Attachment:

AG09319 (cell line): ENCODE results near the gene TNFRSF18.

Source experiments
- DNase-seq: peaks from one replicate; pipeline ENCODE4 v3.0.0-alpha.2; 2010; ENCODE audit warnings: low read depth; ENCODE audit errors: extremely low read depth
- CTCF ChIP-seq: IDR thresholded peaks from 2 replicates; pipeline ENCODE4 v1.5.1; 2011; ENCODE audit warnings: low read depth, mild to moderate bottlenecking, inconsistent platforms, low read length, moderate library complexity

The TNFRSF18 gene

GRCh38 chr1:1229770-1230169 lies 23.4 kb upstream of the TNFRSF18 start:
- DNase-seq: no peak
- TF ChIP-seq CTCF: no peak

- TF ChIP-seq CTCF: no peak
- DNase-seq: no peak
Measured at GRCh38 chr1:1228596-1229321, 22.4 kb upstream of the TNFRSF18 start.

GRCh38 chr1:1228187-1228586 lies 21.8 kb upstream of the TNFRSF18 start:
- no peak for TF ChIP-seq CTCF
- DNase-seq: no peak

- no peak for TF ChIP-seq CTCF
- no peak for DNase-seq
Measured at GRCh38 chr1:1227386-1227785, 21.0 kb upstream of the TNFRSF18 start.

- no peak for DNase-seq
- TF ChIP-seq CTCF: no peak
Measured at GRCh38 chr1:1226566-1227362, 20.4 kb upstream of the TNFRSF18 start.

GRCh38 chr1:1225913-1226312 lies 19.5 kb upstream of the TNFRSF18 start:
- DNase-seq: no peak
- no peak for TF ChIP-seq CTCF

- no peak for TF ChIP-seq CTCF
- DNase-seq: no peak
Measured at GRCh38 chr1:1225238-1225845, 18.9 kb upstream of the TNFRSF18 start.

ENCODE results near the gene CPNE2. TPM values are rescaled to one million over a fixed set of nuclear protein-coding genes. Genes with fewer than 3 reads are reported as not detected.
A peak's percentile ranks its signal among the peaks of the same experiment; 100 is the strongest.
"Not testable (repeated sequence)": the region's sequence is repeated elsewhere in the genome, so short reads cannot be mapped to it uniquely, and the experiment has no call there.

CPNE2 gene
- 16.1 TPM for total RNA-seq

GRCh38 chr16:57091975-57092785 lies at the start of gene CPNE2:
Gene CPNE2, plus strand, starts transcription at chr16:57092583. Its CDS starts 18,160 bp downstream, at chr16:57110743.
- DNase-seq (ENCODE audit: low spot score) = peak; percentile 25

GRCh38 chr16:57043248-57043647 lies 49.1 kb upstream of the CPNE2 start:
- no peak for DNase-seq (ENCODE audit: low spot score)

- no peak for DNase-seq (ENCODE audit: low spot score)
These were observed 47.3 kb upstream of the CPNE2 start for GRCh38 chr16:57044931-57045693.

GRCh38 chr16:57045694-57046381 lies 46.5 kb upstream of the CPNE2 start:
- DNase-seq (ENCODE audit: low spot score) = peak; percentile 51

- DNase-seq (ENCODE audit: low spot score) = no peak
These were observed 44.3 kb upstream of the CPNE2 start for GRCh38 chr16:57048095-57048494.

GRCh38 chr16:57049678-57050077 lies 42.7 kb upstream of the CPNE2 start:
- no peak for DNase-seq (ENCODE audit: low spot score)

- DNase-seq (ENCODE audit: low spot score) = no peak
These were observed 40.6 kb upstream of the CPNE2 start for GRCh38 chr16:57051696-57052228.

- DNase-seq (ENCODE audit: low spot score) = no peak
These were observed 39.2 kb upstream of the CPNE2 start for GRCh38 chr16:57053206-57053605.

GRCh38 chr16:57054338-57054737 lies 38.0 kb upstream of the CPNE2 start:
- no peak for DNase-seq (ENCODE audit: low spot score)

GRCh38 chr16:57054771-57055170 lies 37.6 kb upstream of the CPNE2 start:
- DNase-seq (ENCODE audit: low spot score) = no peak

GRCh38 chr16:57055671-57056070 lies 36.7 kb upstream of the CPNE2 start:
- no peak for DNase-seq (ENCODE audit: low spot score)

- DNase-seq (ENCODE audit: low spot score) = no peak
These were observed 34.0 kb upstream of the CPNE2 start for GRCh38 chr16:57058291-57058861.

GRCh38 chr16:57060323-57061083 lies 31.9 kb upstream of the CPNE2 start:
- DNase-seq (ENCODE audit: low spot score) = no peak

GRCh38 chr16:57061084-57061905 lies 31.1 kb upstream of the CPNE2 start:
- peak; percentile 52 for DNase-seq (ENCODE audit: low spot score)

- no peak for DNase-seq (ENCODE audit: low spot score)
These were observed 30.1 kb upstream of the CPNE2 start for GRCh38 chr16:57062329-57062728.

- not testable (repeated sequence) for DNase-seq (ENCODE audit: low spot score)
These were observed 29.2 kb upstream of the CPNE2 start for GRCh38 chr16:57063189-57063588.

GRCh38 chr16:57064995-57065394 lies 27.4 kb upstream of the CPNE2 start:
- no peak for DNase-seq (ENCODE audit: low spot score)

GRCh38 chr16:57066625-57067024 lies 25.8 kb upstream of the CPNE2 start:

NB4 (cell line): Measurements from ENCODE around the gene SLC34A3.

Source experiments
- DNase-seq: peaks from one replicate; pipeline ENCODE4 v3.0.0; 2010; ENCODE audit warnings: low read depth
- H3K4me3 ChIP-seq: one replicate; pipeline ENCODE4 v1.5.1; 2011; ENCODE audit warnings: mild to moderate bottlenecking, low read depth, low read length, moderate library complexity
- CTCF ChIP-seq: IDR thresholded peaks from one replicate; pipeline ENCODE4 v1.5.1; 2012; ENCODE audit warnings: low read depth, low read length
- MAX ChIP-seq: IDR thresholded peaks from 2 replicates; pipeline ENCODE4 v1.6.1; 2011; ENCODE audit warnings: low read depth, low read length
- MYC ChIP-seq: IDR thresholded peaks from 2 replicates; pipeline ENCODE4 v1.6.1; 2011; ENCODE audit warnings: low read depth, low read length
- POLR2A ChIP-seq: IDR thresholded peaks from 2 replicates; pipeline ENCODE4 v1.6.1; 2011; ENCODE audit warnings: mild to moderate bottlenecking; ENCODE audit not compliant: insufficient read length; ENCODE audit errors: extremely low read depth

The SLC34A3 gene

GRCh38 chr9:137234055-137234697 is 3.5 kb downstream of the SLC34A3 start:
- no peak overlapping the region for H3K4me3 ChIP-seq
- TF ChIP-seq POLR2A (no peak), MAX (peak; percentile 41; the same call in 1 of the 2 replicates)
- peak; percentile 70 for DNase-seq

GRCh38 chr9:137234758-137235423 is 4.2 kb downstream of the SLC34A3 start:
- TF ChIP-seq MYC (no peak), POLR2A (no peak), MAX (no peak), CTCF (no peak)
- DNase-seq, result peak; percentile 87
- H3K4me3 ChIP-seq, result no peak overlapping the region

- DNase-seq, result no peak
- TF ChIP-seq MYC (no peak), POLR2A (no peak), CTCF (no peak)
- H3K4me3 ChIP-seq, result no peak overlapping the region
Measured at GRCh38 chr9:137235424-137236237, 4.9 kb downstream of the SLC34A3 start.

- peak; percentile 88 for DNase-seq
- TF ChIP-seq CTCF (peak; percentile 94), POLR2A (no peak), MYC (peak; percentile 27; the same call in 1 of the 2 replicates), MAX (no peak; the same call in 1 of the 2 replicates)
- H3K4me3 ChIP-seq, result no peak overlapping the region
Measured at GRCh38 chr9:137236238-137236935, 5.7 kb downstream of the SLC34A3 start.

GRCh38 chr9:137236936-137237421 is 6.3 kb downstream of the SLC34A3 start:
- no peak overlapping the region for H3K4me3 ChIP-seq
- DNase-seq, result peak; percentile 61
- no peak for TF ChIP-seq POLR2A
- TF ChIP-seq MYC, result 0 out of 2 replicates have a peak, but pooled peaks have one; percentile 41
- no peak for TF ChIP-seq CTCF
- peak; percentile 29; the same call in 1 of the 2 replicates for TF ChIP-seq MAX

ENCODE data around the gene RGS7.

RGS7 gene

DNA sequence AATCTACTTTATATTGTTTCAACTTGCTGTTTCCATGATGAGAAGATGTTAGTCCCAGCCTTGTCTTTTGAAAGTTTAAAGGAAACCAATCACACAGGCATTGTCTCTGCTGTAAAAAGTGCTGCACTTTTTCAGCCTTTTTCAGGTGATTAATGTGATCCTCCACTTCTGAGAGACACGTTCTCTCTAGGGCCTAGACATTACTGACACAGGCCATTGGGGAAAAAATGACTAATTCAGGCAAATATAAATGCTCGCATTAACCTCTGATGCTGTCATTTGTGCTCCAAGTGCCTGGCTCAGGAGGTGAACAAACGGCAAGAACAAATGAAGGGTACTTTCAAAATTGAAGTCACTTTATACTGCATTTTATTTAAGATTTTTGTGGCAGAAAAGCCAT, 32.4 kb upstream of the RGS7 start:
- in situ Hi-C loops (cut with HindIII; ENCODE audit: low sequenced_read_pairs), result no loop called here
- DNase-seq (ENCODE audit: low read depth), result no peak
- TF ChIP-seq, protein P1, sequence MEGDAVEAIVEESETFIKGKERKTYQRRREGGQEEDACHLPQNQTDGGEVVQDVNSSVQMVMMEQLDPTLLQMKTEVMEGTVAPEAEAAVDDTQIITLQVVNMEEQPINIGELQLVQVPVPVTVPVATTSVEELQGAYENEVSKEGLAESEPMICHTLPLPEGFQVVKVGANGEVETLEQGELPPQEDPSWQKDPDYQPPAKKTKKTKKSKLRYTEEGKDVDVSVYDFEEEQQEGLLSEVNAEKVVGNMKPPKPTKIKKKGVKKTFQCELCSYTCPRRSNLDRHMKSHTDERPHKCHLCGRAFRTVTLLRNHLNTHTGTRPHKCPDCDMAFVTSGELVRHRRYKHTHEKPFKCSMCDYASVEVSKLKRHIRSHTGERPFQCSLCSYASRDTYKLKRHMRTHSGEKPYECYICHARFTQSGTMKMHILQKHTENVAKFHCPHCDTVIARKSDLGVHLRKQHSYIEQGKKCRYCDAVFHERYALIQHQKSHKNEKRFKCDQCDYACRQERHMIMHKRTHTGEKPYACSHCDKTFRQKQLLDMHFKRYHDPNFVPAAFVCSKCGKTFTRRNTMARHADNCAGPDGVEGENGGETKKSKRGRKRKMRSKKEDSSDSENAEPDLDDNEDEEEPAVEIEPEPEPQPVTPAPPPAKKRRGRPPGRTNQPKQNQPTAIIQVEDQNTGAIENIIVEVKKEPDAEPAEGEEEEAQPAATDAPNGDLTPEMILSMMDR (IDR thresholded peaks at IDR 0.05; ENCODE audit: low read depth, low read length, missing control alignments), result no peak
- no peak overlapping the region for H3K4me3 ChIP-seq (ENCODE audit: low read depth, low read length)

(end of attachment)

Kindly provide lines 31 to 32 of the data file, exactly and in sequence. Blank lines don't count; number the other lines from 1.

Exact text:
- 16.1 TPM for total RNA-seq

GRCh38 chr16:57091975-57092785 lies at the start of gene CPNE2: